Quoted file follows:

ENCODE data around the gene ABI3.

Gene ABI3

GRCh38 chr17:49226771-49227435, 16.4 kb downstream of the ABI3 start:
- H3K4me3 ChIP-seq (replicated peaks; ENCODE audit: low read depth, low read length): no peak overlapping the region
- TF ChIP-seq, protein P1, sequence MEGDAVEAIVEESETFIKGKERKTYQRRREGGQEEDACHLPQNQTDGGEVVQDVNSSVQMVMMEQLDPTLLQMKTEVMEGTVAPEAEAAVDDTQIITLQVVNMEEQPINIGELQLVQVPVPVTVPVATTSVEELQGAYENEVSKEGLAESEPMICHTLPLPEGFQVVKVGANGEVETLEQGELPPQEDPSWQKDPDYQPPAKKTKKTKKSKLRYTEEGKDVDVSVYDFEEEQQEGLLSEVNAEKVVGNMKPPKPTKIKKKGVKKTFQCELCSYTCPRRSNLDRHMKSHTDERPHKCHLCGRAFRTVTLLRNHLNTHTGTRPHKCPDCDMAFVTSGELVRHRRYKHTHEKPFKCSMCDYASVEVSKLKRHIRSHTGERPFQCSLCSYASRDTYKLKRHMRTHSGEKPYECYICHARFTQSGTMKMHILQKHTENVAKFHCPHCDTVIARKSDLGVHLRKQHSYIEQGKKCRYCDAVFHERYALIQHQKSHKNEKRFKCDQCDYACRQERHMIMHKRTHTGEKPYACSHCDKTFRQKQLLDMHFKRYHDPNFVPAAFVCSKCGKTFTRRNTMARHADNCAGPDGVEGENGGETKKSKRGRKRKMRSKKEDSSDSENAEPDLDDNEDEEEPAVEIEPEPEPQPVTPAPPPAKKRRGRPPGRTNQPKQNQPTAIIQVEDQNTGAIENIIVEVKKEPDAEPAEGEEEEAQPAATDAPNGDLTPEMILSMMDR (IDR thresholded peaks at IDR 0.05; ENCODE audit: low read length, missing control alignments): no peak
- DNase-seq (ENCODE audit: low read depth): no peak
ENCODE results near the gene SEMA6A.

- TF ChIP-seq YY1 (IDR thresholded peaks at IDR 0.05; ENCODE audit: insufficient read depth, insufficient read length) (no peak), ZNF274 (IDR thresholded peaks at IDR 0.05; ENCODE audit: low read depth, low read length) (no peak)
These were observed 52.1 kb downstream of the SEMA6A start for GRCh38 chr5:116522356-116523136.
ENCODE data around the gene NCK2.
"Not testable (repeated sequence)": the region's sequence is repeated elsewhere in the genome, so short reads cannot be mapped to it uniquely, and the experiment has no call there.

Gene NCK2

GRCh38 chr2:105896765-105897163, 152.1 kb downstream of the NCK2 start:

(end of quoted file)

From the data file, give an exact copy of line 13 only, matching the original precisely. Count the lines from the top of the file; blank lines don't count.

GRCh38 chr2:105896765-105897163, 152.1 kb downstream of the NCK2 start: